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Not Typical: Unusual Microphone Techniques
A little bored with the “tried-and-true?” Try some fresh approaches that are off the beaten path...
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Get a headworn mic that has a gooseneck-mounted mic capsule such as the Audio-Technica ATM75. Have the player wear the mic and place the mic capsule between the mouthpiece and tone holes.

Electric Guitar
Mike the guitarist’s strumming hand to capture the pick sounds, and mix it with a mic on the amp. Another one: Using a Y-cord, feed an electric guitar through an amp and through a Leslie speaker. Mike both and pan left and right. Phase heaven! Try it on a vocal, too.

For lots of lows and highs from a guitar amp, aim a Shure SM57 straight at the center of a speaker cone, next to the grille. To reduce lows and highs, hang the mic from over the top of the amp so it picks up the speaker at 90 degrees off axis. There’s no proximity effect at that angle.

Bassoon, Clarinet & Oboe
Here’s a way to give the musician some mobility. Clip a lavalier mic to the player’s shirt, even with the center of the instrument. It will pick up the instrument from behind. You might mix in another mic taped near the bell.

Mike the handheld chanter about 8 inches from the side, and mike the pipes overhead. But why would you want to amplify a bagpipe anyway? (Some folks would say the same thing about a banjo).

Cello & Acoustic Bass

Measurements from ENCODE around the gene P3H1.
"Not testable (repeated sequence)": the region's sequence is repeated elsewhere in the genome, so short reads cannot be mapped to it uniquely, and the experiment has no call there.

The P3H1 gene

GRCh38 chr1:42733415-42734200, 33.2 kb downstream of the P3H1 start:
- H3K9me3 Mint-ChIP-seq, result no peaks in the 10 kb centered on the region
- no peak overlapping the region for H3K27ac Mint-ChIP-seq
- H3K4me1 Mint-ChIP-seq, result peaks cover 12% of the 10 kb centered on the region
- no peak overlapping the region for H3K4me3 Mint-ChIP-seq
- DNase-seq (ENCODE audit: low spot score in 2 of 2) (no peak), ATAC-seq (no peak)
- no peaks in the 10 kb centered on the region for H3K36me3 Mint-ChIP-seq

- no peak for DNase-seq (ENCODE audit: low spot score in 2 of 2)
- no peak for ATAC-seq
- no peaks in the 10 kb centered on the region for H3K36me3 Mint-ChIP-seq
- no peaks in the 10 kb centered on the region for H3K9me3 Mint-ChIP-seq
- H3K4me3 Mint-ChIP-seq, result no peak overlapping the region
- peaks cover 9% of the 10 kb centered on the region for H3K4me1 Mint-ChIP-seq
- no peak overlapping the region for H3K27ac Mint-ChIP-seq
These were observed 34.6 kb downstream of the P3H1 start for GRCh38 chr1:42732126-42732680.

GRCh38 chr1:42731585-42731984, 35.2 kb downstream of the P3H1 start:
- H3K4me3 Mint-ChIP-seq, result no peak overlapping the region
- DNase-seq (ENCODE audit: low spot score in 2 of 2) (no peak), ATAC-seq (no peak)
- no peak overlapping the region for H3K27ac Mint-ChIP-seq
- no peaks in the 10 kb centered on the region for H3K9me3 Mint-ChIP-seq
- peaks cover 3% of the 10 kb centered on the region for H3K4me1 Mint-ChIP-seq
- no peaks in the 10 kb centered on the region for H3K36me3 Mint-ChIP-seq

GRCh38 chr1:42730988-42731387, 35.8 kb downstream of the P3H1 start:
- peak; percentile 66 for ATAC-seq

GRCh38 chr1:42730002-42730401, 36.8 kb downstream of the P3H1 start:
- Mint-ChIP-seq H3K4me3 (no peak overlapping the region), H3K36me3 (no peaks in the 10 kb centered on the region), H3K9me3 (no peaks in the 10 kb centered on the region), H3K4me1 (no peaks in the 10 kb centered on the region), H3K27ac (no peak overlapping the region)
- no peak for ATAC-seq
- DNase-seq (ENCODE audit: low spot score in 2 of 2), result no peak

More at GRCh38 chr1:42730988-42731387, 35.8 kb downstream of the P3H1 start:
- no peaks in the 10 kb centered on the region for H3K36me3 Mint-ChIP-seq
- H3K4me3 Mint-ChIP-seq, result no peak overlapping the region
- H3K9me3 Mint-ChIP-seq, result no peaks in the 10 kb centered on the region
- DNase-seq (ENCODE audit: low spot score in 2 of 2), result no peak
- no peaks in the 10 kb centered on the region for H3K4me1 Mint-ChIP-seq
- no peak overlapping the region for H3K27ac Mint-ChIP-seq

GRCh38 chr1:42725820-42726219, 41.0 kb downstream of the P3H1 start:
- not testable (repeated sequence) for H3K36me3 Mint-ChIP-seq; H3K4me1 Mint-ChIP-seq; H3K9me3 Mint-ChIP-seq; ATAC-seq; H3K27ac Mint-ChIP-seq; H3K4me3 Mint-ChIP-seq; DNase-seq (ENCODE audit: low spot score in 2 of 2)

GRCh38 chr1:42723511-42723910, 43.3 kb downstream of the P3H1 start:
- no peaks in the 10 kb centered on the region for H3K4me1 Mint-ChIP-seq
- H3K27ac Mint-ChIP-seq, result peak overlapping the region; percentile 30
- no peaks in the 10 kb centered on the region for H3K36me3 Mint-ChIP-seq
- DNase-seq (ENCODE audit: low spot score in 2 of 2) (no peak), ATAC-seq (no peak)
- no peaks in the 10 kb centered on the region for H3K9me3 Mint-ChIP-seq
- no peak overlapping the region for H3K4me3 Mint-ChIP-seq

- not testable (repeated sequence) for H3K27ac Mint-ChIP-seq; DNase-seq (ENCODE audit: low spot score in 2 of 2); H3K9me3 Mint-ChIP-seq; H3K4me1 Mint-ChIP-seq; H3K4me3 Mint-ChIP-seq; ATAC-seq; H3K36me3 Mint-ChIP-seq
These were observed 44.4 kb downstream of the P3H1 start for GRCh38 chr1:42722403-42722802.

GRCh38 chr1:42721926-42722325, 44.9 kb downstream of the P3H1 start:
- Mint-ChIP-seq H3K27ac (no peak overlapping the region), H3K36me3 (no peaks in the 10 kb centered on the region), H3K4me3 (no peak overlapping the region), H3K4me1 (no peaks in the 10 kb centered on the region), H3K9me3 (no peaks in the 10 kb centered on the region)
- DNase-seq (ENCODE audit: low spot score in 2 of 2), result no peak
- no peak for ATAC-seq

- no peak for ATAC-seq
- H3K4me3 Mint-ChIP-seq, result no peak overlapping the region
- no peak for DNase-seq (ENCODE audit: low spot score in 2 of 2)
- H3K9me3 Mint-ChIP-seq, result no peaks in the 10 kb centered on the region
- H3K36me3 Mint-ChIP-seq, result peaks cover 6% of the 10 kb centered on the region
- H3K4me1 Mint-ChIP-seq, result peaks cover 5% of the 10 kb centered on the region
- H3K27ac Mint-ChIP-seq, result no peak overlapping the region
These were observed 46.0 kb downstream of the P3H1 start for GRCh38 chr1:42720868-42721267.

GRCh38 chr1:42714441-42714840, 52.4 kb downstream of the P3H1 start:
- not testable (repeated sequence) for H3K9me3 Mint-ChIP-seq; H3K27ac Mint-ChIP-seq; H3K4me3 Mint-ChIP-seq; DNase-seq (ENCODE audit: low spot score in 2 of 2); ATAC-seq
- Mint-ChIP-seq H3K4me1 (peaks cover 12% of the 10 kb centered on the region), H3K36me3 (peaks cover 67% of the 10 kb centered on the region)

Get a miniature omni and stiffen its cable using a 3-inch long coat-hanger wire taped just behind the capsule. Wrap a windscreen around the wire, and stuff it between two strings under the bridge. Place the mic near the body of the instrument (Figure 5).

Figure 5: A miking method for cello or acoustic bass.

Grand Piano
Miking a tone hole gives a restricted, mid-rangy sound that can add a lot of color, while miking the sound board from underneath gives a dark, full tone. Also consider placing a mic at the piano tail looking inside the slightly raised lid. Or, try a couple of PZMs gaffer-taped to the underside of the raised lid over the bass and treble strings.

To add some grit, run the synth through an amp and mike the amp.

Blues Harmonica
Rather than using a “bullet” mic, place an SM57 (or any dynamic) next to a guitar-amp speaker. Mike the harmonica close up, and run that input through the amp using an XLR-to-phone impedance converter. The amp’s distortion and high-frequency roll-off might deliver just the sound you want. (And try it with a vocal as well.)

World Acoustic Instruments
For instruments like pipa, bouzouki, oud, and sitar, try a small-diaphragm condenser about 3 to 8 inches away. If there’s a sound hole, place the mic fairly close to where the fingerboard meets the body, and if there’s not one, place it in front of the body. The sound hole resonates at a low frequencies with the air inside the instrument, producing a bassy, thumpy tone.

Concertina, Accordion & Bandoneon
Grab a couple of mini omnis, put a wide rubber band on each of the player’s wrists, and insert the mic capsules and 1 inch of cable through the rubber band, which holds each mic close to the tone holes. Or gaffer-tape the mics to the instrument first, so when the player comes on stage, he/she can remove the mics and mount them on the hands.

Capture an instrument or vocal with a cheap piezo mic, bullet mic, or headphones. Tape a paper towel or TP tube to the end of a mic – it creates a resonator unlike any EQ you’ve heard. Just watch out for feedback. Or place a mic inside a tin can to get a unique coloration. Unusual miking methods can create some intriguing, original sounds to dazzle the audience.

AES and SynAudCon member Bruce Bartlett is a recording engineer, audio journalist, and microphone engineer. His latest books are “Practical Recording Techniques 5th Ed.” and “Recording Music On Location.”

More articles by Bruce Bartlett on PSW:
Recording Microphone Techniques To Produce Warm, Spacious Stereo
Remastering Jazz Classics: The Dave Brubeck Quartet, Art Pepper, and Sonny Rollins
Deconstructing Hip-Hop To Hear How The Mix Comes Together

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